Compiler-driven language development

Pascal Cuoq - 17th Nov 2012

A quiz

What is pressing “return” next below going to reveal GCC has done wrong?

$ cat t.c 
#include <limits.h> 
int x = -1; 
int main(int c, char **v) { 
  x = INT_MIN % x; 
  return x; 
~ $ gcc -std=c99 t.c 
~ $ ./a.out 


$ ./a.out  
Floating point exception 

The programmer was using an x86_64 processor

GCC has compiled a perfectly well-defined C99 program for returning 0 into binary code that makes an error. The error is misdiagnosed as a floating point exception but is actually a division overflow. It happens because computing the C99 remainder operation % on this computer invokes the x86_64 instruction idivl, which can raise this error when invoked with the arguments passed to it in this program. The idivl instruction computes a quotient and a remainder at the same time; the overflow error relates to the computation of the quotient, which my program was going to throw away anyway.

My program was well-defined in C90, too. In both these versions of the C standard, the semantics of %, like other arithmetic operations, are described informally as first computing the result as unbounded integer and then, since the result 0 fits the signed destination type int, the operation is defined and the result is 0.

Over the period of time it has been generating code for x86 computers, GCC could have become standard-compliant by adding the couple of instructions necessary to compute the standard-mandated result. The most efficient sequence I see would be to test the divisor for equality with -1 and to conditionally move if equal the divisor into the dividend. This would compute -1 % -1 instead of dividend % -1, always producing the same result 0 without the need for an expensive branch.

GCC would not even have needed to generate this code all the time. Most of the times the divisor is statically known not to be -1 or the dividend is statically known not to be INT_MIN. In either case the guarding test is unnecessary.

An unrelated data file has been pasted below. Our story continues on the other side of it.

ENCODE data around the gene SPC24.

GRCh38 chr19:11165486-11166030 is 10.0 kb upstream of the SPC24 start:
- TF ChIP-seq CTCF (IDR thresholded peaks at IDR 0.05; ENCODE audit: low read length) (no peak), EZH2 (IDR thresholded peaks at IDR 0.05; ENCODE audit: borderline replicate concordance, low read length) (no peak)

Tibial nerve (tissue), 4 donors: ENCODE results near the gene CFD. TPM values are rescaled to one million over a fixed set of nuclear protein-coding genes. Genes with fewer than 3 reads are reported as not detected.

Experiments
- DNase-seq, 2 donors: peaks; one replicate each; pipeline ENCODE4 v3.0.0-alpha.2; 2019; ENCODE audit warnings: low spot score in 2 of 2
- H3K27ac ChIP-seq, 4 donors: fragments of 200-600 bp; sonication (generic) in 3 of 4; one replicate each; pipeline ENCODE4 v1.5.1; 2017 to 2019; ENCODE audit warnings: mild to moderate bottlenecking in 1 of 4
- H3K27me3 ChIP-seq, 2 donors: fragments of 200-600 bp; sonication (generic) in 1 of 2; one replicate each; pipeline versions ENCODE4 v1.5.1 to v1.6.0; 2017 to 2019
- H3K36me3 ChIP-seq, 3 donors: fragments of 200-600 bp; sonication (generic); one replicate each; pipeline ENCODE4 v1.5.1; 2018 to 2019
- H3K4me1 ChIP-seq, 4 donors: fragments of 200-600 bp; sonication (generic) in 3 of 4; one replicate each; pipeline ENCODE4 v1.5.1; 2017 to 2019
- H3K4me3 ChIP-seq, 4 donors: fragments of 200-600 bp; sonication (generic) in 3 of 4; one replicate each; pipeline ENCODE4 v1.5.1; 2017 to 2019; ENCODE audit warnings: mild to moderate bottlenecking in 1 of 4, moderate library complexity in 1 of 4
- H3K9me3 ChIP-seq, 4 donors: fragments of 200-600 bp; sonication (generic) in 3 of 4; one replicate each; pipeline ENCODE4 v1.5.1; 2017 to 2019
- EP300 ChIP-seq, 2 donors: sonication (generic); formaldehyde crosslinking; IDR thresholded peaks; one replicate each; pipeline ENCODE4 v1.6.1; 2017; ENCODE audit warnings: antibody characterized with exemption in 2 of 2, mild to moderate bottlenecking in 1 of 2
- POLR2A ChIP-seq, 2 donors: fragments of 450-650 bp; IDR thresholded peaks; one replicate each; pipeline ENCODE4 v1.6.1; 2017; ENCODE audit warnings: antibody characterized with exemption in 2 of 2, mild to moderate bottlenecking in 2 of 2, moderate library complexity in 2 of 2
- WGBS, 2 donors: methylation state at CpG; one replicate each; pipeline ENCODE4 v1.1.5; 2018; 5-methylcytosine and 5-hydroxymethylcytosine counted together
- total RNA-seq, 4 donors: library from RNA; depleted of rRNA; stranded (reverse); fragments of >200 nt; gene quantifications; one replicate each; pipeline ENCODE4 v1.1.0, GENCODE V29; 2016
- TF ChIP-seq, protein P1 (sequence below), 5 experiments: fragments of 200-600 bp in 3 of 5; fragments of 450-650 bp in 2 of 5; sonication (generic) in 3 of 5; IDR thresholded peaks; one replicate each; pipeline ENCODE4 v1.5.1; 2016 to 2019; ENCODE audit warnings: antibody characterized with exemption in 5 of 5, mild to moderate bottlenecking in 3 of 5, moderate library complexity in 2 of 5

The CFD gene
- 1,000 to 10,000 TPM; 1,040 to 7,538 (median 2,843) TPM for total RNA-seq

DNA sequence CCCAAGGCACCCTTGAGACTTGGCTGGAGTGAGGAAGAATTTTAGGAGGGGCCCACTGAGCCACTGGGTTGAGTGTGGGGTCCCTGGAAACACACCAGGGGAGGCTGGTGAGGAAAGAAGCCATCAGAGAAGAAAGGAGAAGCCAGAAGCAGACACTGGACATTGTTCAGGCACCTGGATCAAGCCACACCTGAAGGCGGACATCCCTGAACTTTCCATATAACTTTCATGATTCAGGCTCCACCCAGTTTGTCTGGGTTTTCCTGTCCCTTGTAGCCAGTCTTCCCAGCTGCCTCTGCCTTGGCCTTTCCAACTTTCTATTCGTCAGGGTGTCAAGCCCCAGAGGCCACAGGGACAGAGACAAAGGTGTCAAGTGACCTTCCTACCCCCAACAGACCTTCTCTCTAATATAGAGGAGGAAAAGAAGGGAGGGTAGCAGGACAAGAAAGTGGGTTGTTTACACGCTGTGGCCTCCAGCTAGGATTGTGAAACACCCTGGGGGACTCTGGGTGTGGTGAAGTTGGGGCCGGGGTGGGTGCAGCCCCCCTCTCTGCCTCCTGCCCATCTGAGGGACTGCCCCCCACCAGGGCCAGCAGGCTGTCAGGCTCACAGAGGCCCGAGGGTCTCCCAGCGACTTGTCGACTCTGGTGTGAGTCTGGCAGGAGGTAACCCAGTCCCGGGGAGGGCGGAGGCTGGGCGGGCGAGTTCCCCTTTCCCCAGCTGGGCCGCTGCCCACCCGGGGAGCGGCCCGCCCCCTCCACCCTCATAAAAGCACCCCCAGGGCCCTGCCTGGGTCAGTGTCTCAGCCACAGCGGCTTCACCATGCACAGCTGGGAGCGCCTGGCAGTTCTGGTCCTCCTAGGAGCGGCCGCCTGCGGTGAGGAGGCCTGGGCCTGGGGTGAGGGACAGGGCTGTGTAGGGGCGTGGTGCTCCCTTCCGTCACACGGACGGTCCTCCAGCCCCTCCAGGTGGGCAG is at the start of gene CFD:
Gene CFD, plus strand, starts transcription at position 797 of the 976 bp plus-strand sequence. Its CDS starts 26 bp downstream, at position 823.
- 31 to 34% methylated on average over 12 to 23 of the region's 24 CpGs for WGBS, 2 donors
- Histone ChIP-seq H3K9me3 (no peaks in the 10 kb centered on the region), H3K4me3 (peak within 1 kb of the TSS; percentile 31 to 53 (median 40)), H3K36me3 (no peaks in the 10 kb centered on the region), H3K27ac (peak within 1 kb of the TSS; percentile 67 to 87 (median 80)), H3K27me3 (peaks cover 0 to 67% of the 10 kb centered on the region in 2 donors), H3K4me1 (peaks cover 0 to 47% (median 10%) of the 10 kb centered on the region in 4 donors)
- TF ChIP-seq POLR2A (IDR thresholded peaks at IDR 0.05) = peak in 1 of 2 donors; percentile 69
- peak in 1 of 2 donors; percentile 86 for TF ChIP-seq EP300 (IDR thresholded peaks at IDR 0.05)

To be fair, GCC can generate sophisticated assembly code when it exerts itself. If a program uses both dividend % divisor and dividend / divisor nearby in the same function, the generated assembly code is likely to call the division instruction idivl only once. My proposed conditional move would interfere with this optimization when it applies.

What it must be like to standardize a language like C

Good news! GCC held out, and now (in the C11 standard), INT_MIN % -1 is officially undefined behavior, so GCC is allowed to do what it wants. This goes to show two things:

  1. Revisions of the C standard are carefully crafted to allow as many compliant programs as possible to continue to be considered compliant, but this is only one of several conflicting objectives. My program is C99-compliant and is undefined in C11.
  2. Sometimes the standard defines the future direction of the language (e.g. the memory model part of C11) but sometimes it only ratifies whatever non-compliant semantics compilers have been implementing for years.
Pascal Cuoq
17th Nov 2012